WW presents "Distant Voices," a daily video interview for the era of social distancing. Our reporters are asking Portlanders what they're doing during quarantine.
Natchee Blu Barnd wants to remind Oregonians that the boundaries that make up our state were not inevitable. Depending on whom you ask, they're not even legitimate.
"The intention and the action of claiming those [lands] was maybe the first set of problems," says Barnd. "When Spanish or English settlers or explorers show up and plant the flag and say, 'We claim this in the name of the crown,' you've already started to impose a new set of boundaries on folks who have not ever agreed to this."
Barnd is a professor of ethnic studies and Native American studies at Oregon State University and the author of Native Space: Geographic Strategies to Unsettle Settler Colonialism.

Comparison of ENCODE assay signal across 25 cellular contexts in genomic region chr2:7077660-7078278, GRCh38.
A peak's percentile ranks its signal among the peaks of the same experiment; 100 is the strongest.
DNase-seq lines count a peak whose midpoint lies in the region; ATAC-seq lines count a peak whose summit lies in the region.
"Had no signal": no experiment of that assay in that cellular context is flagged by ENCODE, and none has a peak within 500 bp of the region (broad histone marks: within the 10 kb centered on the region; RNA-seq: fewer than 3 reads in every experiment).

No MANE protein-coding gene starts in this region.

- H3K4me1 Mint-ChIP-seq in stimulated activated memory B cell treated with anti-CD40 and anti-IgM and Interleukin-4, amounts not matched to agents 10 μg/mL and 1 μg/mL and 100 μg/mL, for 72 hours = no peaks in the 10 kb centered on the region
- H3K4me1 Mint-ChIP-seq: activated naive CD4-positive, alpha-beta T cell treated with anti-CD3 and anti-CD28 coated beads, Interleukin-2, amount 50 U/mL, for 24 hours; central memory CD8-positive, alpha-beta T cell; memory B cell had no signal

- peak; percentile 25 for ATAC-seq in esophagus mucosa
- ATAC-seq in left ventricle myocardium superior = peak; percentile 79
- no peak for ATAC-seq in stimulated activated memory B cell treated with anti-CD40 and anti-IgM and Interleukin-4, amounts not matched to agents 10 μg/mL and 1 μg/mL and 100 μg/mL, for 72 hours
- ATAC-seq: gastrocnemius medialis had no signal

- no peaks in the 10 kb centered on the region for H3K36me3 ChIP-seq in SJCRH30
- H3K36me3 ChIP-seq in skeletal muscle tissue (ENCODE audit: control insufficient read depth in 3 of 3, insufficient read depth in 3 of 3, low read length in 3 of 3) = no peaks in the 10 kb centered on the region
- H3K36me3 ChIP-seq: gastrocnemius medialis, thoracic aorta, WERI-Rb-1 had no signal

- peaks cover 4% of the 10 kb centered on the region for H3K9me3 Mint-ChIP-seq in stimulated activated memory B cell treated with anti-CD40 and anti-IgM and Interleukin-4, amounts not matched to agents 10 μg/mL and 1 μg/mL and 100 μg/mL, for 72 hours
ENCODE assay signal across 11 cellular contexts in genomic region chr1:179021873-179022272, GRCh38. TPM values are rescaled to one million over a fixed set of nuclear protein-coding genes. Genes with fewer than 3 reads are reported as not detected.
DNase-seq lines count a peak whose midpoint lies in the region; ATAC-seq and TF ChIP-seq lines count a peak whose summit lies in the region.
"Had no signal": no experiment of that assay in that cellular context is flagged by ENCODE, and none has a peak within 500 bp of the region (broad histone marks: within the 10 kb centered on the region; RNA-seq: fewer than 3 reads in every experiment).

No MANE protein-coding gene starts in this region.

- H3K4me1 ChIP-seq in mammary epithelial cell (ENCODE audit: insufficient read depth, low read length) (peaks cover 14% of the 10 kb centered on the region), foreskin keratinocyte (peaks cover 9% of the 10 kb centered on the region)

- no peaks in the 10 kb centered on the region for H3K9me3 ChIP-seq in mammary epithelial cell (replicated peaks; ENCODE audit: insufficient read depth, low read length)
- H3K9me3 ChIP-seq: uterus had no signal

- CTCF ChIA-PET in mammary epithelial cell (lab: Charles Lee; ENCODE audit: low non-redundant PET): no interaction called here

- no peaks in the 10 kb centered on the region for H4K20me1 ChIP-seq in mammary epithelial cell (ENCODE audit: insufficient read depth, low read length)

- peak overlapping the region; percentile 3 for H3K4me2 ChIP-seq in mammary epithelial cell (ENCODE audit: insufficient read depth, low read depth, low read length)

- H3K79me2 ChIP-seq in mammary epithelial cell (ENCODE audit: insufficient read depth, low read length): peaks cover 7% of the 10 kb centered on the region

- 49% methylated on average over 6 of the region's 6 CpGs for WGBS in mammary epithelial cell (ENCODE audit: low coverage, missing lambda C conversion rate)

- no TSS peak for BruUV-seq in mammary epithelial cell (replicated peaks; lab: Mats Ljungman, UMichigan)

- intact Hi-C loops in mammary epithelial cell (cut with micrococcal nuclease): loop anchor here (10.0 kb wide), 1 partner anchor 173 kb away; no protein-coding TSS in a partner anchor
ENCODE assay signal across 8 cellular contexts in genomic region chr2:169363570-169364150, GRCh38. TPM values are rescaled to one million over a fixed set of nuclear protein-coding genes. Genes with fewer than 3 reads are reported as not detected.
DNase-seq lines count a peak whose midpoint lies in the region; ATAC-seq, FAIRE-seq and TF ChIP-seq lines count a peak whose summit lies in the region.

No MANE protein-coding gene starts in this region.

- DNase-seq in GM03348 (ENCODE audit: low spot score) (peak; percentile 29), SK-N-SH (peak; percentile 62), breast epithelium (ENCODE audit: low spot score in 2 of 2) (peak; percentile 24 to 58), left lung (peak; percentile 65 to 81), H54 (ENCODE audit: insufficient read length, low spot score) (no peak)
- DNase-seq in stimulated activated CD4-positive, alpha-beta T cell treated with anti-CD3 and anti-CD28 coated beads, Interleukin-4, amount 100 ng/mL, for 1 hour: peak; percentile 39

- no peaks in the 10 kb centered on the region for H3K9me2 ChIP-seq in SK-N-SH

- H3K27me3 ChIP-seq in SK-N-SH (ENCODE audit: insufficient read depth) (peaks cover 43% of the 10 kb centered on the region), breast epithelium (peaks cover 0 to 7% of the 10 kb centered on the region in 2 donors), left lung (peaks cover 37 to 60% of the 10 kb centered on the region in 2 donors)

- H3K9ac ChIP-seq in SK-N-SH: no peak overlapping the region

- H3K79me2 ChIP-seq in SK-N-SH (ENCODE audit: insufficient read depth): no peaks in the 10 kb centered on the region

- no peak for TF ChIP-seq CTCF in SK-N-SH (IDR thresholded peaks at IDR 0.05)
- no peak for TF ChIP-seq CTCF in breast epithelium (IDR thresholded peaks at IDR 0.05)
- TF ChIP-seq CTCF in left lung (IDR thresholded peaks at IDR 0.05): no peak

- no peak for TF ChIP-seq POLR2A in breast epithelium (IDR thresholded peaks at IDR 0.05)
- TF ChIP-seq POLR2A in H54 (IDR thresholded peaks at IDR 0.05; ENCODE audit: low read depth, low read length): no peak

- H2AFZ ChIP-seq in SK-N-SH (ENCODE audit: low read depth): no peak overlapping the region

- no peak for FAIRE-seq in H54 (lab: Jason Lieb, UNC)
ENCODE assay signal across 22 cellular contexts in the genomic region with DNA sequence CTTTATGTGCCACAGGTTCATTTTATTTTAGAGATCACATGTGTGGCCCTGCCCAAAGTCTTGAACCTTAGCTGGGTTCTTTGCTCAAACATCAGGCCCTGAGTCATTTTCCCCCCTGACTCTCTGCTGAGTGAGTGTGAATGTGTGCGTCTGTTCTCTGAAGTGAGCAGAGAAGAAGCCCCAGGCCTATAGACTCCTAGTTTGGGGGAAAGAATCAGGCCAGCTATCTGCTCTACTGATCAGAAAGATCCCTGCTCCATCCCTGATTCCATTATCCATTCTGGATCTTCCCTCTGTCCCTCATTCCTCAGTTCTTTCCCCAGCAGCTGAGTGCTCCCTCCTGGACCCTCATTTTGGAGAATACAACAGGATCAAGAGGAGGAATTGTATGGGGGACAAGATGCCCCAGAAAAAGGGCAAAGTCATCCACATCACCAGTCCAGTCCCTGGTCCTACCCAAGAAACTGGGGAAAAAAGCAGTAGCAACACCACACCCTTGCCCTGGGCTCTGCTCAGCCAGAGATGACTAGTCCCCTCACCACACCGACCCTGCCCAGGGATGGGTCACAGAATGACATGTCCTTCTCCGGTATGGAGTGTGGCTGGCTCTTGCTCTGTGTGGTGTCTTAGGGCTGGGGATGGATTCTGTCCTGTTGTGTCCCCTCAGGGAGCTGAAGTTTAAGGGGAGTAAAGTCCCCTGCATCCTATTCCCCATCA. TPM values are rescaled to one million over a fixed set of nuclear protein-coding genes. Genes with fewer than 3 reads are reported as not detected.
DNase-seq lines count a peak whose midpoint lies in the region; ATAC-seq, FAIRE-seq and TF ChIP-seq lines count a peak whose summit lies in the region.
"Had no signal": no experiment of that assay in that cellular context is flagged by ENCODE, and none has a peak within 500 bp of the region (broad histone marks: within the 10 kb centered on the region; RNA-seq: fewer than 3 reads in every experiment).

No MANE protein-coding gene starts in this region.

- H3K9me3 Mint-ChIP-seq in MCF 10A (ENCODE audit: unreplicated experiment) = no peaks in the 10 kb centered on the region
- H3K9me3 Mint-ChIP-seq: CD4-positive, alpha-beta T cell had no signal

Recently, he wrote the introduction for a special issue of the journal Cartographica, which compiled studies and essays about Indigenous mapping practices and how mapping has been used as a tool of colonization.
Precolonization, many Native American tribes mapped the land through stories, ceremonies and song. Now, the United States' borders, and most of its state lines, bisect the ancestral lands of Indigenous tribes.
But the borders drawn supposedly to protect tribal interests—like reservations and territories—aren't treated with the same solemnity. A few weeks ago, the Environmental Protection Agency granted Oklahoma control over environmental issues on almost all tribal lands. In Canada, lobster fishermen of the Sipekne'katik First Nation are being attacked by commercial fishermen.
"We've seen this play out over and over," says Barnd. "The respect for the territories and boundaries and claims works until there's an incentive for folks to say, 'Maybe we don't actually like that as much because there's something very valuable there.'"
"That's embedded in the very beginnings of settler colonialism," he adds. "We're going to claim more and more of these lands and more and more of these resources."
WW talked to Barnd about Indigenous mapping practices and what it will take to decolonize Oregon's maps.
See more Distant Voices interviews here.